By coincidence, the April 2002 issue of the Mathematics Magazine arrived at

my house yesterday and the lead article discusses the many applications of

the 7-et set. One of the first theorems inthe article is that if p is a

prime of the form 4n+3, then the squares mod p will give you a set of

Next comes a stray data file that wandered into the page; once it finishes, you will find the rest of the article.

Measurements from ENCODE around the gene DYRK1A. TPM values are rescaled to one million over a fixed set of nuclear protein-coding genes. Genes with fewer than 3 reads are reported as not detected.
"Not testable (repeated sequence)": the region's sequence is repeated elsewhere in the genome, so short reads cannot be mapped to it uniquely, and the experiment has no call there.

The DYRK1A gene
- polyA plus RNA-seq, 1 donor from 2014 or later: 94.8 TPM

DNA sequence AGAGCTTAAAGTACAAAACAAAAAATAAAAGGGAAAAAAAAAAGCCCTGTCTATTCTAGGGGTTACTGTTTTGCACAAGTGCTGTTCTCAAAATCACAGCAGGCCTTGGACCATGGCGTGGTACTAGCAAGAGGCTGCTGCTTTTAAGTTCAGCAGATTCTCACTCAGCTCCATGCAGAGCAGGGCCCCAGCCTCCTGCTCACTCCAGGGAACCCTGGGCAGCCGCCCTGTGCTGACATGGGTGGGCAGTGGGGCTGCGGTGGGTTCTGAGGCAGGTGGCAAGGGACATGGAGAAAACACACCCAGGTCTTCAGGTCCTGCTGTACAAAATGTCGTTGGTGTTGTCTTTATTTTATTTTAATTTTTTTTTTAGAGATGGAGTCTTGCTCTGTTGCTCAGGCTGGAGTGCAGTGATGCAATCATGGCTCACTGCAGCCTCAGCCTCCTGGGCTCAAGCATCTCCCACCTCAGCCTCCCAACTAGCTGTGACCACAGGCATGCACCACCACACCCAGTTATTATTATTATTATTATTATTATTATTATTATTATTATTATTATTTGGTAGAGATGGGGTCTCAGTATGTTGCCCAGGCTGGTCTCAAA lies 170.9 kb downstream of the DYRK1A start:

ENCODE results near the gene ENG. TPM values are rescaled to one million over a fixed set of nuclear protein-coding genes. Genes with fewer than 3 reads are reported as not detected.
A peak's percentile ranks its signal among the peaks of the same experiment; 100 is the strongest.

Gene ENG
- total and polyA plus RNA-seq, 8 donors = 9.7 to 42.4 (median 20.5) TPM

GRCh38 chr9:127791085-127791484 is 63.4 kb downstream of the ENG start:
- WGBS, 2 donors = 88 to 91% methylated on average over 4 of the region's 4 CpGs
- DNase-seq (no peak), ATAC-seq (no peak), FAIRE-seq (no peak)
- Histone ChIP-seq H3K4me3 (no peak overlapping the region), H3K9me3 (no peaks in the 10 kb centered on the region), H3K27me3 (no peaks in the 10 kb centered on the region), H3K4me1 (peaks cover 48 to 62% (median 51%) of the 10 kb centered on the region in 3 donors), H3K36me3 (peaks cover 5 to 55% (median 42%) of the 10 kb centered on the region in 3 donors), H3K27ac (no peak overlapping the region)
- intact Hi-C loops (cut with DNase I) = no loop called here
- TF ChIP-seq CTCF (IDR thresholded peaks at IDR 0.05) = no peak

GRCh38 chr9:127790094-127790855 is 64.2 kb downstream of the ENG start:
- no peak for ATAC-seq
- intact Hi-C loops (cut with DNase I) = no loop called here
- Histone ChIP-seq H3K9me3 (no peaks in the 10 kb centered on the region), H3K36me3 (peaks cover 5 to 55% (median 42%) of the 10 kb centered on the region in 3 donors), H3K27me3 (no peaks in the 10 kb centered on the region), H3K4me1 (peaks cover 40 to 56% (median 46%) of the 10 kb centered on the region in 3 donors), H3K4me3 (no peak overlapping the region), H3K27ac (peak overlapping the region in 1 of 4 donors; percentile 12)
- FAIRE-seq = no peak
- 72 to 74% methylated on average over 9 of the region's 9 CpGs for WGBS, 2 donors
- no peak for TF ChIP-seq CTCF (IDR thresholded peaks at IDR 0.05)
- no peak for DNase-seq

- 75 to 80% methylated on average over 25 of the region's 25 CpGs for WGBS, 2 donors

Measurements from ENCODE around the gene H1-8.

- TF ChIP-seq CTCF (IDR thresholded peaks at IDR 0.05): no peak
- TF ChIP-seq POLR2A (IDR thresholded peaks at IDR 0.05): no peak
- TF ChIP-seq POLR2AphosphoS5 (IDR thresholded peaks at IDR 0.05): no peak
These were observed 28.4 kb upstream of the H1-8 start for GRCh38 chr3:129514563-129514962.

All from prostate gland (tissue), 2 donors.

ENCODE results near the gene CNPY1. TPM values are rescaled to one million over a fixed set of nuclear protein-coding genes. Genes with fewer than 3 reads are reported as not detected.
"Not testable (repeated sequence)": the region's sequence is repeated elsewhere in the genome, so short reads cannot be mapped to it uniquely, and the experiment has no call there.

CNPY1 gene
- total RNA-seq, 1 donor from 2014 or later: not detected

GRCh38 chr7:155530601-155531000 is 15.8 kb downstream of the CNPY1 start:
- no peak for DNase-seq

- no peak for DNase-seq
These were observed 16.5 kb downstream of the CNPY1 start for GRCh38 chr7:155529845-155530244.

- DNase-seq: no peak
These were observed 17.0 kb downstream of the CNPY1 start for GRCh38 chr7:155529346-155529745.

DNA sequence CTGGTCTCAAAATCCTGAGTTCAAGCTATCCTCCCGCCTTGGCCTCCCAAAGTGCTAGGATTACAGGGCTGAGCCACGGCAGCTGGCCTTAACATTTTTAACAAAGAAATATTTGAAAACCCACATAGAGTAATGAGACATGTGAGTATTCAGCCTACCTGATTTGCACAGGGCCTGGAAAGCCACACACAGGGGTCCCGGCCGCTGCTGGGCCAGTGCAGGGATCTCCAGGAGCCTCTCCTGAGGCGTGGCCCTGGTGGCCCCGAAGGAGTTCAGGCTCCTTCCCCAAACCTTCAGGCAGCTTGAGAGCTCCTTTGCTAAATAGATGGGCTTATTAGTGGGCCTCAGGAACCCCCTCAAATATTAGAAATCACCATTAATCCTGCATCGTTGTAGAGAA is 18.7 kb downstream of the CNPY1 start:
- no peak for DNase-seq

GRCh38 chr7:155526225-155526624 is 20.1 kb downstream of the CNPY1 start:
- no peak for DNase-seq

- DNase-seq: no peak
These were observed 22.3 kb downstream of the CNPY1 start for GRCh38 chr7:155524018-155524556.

2n+1 elements where each difference occurs n times. So for 19 we have the

set {1, 4, 5, 6, 7, 9, 11, 16, 17} where each difference occurs 4 times and

for 31 we have the set {1, 2, 4, 5, 7, 8, 9, 10, 14, 16, 18, 19, 20, 25, 28}

where each difference occurs 7 times.

David Bowen